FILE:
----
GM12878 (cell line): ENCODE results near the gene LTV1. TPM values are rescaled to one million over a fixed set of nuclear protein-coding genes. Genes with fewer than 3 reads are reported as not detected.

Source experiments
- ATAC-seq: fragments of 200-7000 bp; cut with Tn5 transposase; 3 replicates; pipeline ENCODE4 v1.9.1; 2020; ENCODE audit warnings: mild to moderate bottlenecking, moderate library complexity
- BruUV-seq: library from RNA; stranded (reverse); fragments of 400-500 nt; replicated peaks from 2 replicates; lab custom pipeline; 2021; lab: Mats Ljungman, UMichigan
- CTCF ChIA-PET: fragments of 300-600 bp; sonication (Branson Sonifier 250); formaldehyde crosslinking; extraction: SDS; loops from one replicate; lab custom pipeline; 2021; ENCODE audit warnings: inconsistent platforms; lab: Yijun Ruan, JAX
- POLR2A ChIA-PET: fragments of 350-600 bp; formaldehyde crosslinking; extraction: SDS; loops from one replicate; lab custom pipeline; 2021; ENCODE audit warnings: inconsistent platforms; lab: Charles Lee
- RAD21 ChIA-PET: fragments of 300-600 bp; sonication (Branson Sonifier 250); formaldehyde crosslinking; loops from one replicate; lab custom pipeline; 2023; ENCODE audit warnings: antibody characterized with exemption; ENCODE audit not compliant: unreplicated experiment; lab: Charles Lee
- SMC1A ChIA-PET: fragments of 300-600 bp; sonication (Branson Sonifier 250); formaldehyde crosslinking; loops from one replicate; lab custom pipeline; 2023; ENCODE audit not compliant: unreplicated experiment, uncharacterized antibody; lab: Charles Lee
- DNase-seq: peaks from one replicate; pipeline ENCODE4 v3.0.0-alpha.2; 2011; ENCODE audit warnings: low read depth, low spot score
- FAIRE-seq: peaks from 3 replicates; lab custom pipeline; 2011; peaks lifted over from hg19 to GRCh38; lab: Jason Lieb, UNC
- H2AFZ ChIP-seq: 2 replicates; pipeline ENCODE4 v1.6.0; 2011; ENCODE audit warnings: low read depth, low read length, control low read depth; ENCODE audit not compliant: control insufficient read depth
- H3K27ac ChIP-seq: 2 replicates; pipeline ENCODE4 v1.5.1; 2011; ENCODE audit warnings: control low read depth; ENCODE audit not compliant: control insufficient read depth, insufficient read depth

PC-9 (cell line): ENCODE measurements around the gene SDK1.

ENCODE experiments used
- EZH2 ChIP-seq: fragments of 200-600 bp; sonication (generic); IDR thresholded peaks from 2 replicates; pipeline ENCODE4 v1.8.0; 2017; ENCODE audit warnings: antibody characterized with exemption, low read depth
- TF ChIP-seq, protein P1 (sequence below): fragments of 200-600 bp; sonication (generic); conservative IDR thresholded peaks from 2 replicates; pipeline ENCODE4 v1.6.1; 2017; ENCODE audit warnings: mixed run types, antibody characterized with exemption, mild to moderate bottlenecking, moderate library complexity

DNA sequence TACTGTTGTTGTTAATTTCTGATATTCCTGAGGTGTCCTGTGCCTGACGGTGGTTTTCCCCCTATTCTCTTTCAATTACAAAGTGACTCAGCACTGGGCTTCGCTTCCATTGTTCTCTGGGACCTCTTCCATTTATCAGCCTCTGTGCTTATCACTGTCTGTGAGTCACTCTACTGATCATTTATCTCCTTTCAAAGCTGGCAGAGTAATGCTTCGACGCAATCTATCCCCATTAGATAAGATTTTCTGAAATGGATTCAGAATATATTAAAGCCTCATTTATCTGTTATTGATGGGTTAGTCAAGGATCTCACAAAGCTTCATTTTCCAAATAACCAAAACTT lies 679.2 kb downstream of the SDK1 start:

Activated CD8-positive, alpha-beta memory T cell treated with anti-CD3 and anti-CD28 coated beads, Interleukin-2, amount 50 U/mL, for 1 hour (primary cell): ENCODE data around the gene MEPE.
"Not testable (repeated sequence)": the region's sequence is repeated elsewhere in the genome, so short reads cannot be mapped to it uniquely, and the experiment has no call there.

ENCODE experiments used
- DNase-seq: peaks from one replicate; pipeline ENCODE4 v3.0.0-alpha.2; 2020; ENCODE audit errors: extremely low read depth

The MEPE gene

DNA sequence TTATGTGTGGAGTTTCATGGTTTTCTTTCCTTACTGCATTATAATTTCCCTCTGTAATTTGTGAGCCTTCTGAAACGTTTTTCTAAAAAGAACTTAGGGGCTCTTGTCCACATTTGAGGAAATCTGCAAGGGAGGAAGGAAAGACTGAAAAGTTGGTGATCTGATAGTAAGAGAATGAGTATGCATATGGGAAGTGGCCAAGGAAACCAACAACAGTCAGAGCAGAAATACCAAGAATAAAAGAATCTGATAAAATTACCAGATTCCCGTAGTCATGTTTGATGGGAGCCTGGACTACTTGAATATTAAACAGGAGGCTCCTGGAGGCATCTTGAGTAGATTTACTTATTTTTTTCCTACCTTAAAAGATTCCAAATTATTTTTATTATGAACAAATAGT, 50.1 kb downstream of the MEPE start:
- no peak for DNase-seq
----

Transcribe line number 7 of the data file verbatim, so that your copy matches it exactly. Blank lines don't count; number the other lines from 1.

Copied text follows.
- RAD21 ChIA-PET: fragments of 300-600 bp; sonication (Branson Sonifier 250); formaldehyde crosslinking; loops from one replicate; lab custom pipeline; 2023; ENCODE audit warnings: antibody characterized with exemption; ENCODE audit not compliant: unreplicated experiment; lab: Charles Lee